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Toney Might Be Real Deal

He scores a ninth-round TKO over Holyfield, who takes a serious beating and says he will consider retiring.

October 05, 2003|Steve Springer | Times Staff Writer

LAS VEGAS — One of the saddest sights in boxing is a former champion knocked out by Father Time. So it was with Joe Louis, lying on the canvas after Rocky Marciano had put him down. So it was with Muhammad Ali, slumped on his stool after Larry Holmes had thoroughly whipped him.

And so it was Saturday night at Las Vegas' Mandalay Bay Events Center with Evander Holyfield, who was beaten on a ninth-round TKO by James Toney in front of 7,897.

A four-time former heavyweight champion who will be 41 in 15 days, Holyfield was dominated by Toney in a nontitle bout, repeatedly beaten to the punch, unable to defend himself.

In the ninth, having been knocked down by the collective weight of several devastating body punches, Holyfield pulled himself up and waited out the count. His lip was split, his face looked drained, his eyes appearing glazed over, his manner that of a man who has been in too many wars and lost too many brain cells.

Referee Jay Nady asked him if wanted to continue and Holyfield murmured that he did through puffed lips.

But fortunately, Don Turner, his trainer of nearly a decade, tossed in the towel at the 1:42 mark of the round, stepped through the ropes, put his arms around Holyfield and gently led him back to his corner, like a father bringing home a lost child.

"I had to stop the fight," Turner said. "I didn't want to see my guy get hurt. I love him too much. I've seen four guys get killed in the ring."

So has Holyfield had enough?

"I am not going to retire," he said. "I am going back to the drawing board. But I am going to pray and give it serious thought. If I can't get myself reacting more and punching more, I will make that decision [to retire]."

Nobody was talking about retirement on the Toney side. Just the opposite.

Although he is only five years younger than Holyfield, Toney began a new phase of his 15-year boxing career Saturday night. Having started as a middleweight in 1988, Toney moved up the weight ladder until last April when he won the International Boxing Federation cruiserweight title.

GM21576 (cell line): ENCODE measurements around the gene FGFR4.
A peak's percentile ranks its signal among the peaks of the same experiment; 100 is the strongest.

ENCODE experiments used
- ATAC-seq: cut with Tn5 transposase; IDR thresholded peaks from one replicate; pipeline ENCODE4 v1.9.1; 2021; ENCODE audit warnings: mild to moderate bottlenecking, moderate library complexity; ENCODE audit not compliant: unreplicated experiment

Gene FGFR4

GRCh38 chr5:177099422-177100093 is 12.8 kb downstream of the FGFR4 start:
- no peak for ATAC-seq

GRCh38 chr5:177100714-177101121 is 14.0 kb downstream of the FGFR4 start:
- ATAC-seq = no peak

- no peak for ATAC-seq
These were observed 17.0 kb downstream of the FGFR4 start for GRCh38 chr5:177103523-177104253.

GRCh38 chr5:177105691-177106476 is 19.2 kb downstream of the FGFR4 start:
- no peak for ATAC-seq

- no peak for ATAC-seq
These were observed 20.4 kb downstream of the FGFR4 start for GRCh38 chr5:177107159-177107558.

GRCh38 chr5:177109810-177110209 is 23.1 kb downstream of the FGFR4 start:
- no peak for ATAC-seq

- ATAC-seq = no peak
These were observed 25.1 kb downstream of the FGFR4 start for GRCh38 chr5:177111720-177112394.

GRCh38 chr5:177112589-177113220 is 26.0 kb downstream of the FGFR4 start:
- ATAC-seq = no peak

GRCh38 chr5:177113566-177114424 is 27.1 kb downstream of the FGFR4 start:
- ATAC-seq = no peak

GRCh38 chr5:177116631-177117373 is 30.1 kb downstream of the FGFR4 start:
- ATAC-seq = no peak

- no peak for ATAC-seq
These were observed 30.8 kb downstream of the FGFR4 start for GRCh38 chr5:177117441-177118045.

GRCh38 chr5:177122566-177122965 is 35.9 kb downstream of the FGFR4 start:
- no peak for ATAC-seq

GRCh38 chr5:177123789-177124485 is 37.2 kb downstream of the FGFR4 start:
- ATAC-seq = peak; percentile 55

By winning Saturday night over a big name like Holyfield, regardless of Holyfield's advanced age and frayed skills, Toney has gained the credibility he needs to join the growing list of heavyweights vying to become the next big name in the division with the expected retirement of Lennox Lewis sometime soon.

After the fight, Dan Goossen, Toney's promoter and the man who has rejuvenated a career seemingly going nowhere, was talking to another newly arrived heavyweight, Roy Jones. Toney would love a rematch against Jones, who beat him in 1994 when both were super-middleweights.

"I'll fight whoever," said Toney (67-4-2, 43 knockouts). "Whoever Goossen lines up, I'll knock them out. From 195 pounds to 295, whoever it is, step up."

Toney's weight had become the largest question mark hanging over his head. When he stepped on the scales at Thursday's weigh-in at 217, 27 pounds more than he weighed in his last fight, there were doubts about whether he could retain his advantage in speed and boxing ability over Holyfield.

But by the third round, it became obvious that Holyfield had deteriorated too much for Toney's added weight to make a difference.

"Next time, I'll be better acclimated to the weight," Toney said. "I'll be quicker."

As the fight wore on, Toney began pounding Holyfield almost at will with his right hand and mixing his attack up with damaging body blows. One caused Holyfield to lift one of his feet off the ground.

Heading into the ninth round, Turner had his surrender towel ready.

"I told him in the corner," Turner said, "that if he didn't show he could win this fight in the next round, I was going to stop the fight. Before Toney had even knocked him down, I had already made the decision to stop it."

Holyfield, who had memorable battles with Mike Tyson, Riddick Bowe, George Foreman and Lewis, drops to 38-7-2 with 25 knockouts. But more telling is the fact that he is 2-4-2 over his last eight fights.

Most boxing careers end sadly. If Holyfield persists in going on, it only figures to get sadder.

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